Terms such as FTP, interval and power are not new for many cyclists. Nevertheless, it is worth taking a look at the 101 of training theory when starting to train with a power meter. In the first part of our little lexicon of cycling training we look into the basic concepts that every cyclist should have heard of. They are the fundamental knowledge for successful training with a power meter.
The 101 of cycling training
Endurance is the basic ability of a body to resist fatigue. At the same time, “Endurance” also describes a training zone in cycling between 56-75% of FTP. A cyclist should spend most of his training time in this zone.
The fartlek (swedish, fart: riding, lek: game) describes a form of training with changing intensities. This is not about previously well-defined intervals. Especially in group rides, fartleks can be well integrated in hilly terrain or at sprints.
Functional Threshold Power. FTP describes the power (in watts) that a cyclist can maintain for a maximum of one hour. This value serves as a basis to determine the individual training zones.
When training with a power meter, the heart rate is an important benchmark to give insights into the state of training and health. In addition, the heart rate gives an overview at long and slow endurance workouts about the trainig load for you whole body.
An interval is a part of a workout that is executed with a different intensity than the the basic (endurance) tempo. Interval training is characterized by previously planned and changing intensities during a ride.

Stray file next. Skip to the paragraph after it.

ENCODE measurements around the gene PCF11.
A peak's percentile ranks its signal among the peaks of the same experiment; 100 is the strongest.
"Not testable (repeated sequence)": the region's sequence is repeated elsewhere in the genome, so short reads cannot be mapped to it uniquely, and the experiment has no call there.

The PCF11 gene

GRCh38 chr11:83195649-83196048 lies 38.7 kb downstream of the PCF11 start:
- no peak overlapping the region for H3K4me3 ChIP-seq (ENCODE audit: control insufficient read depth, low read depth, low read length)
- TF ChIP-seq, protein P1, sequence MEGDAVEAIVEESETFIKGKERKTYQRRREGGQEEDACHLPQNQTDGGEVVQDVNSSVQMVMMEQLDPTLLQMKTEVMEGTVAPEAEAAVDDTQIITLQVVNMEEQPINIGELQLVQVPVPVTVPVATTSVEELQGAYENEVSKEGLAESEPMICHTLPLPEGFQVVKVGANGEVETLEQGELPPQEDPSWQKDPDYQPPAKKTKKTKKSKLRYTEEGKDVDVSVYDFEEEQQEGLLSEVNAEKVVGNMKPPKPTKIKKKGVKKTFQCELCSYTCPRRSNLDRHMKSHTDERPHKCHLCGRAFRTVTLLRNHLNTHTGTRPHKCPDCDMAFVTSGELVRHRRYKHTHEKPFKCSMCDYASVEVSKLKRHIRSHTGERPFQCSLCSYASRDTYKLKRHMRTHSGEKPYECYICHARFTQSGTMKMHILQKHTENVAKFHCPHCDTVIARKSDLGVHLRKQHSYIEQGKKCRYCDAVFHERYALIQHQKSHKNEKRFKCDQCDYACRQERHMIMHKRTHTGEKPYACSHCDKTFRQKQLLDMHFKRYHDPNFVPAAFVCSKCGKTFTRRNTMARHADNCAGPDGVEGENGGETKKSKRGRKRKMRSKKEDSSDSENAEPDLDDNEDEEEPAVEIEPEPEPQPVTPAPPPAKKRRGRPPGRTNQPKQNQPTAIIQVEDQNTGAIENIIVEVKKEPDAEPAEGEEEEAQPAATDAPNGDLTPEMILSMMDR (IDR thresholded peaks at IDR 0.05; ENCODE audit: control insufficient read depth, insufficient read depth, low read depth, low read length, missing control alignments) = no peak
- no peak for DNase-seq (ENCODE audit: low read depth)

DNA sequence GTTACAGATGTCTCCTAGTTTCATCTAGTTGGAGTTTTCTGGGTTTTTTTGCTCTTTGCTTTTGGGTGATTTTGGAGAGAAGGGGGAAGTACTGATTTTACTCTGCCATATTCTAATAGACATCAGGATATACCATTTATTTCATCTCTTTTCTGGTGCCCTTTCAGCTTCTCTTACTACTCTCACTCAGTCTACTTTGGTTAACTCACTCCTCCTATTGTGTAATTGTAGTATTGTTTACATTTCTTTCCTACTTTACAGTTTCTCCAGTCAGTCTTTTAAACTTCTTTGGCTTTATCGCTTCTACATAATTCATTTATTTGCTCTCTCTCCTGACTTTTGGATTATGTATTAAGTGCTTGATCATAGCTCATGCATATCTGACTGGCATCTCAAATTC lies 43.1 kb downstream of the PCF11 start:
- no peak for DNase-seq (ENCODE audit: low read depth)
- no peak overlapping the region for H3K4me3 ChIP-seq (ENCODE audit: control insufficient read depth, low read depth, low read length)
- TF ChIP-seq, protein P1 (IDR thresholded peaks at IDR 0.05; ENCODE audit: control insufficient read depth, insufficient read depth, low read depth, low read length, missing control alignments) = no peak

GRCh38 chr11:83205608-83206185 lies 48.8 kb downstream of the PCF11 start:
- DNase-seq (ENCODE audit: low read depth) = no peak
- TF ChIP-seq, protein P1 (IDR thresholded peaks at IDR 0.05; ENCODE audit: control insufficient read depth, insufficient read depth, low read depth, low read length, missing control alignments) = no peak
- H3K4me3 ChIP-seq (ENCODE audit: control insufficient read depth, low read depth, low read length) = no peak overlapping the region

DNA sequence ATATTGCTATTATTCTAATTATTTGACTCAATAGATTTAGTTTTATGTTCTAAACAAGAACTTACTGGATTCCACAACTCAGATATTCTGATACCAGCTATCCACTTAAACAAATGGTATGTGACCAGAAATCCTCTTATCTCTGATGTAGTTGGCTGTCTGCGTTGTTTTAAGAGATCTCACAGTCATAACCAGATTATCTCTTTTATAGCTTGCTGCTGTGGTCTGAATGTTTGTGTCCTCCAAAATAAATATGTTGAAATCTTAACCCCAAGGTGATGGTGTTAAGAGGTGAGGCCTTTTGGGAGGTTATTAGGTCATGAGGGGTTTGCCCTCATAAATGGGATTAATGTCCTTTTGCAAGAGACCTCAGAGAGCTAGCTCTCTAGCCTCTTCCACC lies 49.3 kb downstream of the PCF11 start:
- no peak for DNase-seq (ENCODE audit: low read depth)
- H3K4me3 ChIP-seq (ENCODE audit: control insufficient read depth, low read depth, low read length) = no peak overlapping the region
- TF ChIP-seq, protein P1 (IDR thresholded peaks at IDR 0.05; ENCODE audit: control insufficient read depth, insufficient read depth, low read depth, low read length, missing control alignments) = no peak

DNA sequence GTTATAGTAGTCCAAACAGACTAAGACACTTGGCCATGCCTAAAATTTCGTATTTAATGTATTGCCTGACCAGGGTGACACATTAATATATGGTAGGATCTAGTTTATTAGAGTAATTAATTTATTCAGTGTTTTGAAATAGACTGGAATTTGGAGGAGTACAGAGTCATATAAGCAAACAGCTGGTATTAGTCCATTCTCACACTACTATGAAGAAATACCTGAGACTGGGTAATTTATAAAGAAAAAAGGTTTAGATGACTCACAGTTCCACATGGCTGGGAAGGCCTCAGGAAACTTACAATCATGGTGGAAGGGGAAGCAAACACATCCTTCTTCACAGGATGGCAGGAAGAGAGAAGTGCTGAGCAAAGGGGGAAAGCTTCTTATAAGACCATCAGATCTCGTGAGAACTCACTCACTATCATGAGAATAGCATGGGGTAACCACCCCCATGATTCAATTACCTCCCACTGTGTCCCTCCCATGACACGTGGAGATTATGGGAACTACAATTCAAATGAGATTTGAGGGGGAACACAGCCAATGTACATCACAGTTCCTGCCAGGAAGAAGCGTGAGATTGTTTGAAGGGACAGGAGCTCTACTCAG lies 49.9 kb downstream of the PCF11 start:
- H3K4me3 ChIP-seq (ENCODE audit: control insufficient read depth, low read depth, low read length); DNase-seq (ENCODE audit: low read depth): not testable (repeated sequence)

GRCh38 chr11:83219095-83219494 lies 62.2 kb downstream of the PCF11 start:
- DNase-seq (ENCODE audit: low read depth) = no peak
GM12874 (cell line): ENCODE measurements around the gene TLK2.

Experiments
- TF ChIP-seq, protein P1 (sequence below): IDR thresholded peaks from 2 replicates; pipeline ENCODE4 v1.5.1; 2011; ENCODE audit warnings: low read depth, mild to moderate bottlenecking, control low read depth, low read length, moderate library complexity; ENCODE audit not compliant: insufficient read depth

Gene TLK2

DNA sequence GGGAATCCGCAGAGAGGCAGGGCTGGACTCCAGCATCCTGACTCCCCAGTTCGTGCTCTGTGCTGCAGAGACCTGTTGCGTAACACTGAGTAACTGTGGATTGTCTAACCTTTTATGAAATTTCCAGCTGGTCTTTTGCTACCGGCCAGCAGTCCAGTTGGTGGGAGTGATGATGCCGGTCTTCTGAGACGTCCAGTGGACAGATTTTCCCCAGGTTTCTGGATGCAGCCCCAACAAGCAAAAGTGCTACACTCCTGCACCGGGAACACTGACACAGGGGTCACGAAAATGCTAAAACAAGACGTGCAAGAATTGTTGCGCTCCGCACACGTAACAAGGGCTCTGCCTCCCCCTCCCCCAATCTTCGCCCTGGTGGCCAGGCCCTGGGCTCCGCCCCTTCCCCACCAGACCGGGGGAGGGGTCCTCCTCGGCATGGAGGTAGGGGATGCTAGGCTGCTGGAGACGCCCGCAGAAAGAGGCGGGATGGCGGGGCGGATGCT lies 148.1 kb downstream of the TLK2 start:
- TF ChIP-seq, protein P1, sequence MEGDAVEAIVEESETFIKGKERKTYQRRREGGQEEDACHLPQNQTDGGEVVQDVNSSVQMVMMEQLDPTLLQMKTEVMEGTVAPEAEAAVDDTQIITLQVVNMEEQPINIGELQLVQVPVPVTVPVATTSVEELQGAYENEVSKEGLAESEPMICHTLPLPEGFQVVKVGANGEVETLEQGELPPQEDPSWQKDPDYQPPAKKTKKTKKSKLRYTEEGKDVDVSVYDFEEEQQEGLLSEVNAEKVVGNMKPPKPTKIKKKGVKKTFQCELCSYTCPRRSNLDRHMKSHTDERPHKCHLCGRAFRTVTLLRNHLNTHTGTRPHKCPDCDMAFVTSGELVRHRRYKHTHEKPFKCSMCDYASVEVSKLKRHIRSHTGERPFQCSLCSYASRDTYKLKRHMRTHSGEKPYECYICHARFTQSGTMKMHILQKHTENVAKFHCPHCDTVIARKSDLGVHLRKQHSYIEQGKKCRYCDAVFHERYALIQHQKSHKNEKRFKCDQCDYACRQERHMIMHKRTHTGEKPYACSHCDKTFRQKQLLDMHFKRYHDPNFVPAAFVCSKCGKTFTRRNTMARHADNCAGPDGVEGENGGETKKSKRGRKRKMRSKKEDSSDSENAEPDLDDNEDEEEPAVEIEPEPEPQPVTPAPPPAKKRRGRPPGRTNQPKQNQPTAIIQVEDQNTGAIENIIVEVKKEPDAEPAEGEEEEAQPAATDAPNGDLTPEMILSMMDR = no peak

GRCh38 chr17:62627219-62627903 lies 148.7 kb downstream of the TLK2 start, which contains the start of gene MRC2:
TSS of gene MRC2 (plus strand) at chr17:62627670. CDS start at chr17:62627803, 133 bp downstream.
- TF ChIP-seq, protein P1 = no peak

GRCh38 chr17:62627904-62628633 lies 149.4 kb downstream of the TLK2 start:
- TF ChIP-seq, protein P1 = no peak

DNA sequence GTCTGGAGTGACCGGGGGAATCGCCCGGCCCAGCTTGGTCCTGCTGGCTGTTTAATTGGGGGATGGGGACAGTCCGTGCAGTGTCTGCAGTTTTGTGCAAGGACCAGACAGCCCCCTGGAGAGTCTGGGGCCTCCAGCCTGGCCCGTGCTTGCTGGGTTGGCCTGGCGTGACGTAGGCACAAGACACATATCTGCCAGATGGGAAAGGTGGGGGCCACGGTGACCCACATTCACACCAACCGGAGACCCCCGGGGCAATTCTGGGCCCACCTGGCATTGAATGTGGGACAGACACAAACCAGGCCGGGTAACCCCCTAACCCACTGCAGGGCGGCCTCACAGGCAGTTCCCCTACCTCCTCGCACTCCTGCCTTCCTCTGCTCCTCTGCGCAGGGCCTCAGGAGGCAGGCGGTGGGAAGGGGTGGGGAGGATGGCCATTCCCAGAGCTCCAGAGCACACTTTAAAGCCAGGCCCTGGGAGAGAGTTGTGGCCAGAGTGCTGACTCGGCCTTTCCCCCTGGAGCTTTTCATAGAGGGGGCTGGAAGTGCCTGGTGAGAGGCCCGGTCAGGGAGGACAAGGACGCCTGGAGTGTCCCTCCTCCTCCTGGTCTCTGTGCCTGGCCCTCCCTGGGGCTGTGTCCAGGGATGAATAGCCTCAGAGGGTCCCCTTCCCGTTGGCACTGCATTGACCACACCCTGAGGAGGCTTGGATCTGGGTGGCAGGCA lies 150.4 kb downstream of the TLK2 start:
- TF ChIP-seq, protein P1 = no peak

Lactate is a waste product of the anaerobic metabolism. It is produced in the muscles at high intesities and responsible for the burning in the legs. To avoid lactate from disturbing your ride, scream “shut up legs” and go on.
The basis of modern cycling training. Power is displayed in watts on your bike computer. It is the product of force and speed measured within a cycling power meter in form of torque and cadence.
In targeted training, especially in cycling training, individual training units do not stand for themselves. In a training plan, training sessions are planned so that phases with high intensities alternate with relief phases. Seen over a season, this results in different training periods that allow you to plan performance highs for specific races or other events.
Your effort on a bike can be devided into different zones, from the regenerative area, going very slow, to the neuromuscular area, a sprint with the maximum wattage. In training science, these areas are used to design each workout. A common model by Hunter Allen and Andrew Cogan divides the training into seven zones.
Training zone | Percent of FTP
Active regeneration | <55% of FTP
Endurance | 56-75% of FTP
Tempo | 76-90% of FTP
Lactate threshold | 91-105% of FTP
VO2max | 106-120% of FTP
Anaerobic capacity | 121-150% of FTP
Neuromuscular power |> 150% of FTP
Cadence is measured in revolutions per minute (RPM). It is, in addition to force, used as a decisive factor for your performance. You can learn cadence in our blog about optimal cadence.
Watt is a physical unit that indicates the energy used for a given period of time. Your power output is displayed in watts on your bike computer and “watts don’t lie”. Watts always give you an exact count of the effort you put into your bike to move it forward.